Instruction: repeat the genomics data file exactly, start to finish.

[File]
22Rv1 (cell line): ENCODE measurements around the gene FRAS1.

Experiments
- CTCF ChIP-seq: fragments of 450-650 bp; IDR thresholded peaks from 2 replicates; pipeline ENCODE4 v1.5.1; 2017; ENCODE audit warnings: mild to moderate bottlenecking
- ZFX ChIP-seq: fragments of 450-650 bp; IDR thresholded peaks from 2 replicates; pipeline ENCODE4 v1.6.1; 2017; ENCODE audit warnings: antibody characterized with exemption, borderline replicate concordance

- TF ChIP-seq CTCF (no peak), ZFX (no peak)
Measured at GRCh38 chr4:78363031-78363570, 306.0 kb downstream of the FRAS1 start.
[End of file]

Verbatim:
22Rv1 (cell line): ENCODE measurements around the gene FRAS1.

Experiments
- CTCF ChIP-seq: fragments of 450-650 bp; IDR thresholded peaks from 2 replicates; pipeline ENCODE4 v1.5.1; 2017; ENCODE audit warnings: mild to moderate bottlenecking
- ZFX ChIP-seq: fragments of 450-650 bp; IDR thresholded peaks from 2 replicates; pipeline ENCODE4 v1.6.1; 2017; ENCODE audit warnings: antibody characterized with exemption, borderline replicate concordance

- TF ChIP-seq CTCF (no peak), ZFX (no peak)
Measured at GRCh38 chr4:78363031-78363570, 306.0 kb downstream of the FRAS1 start.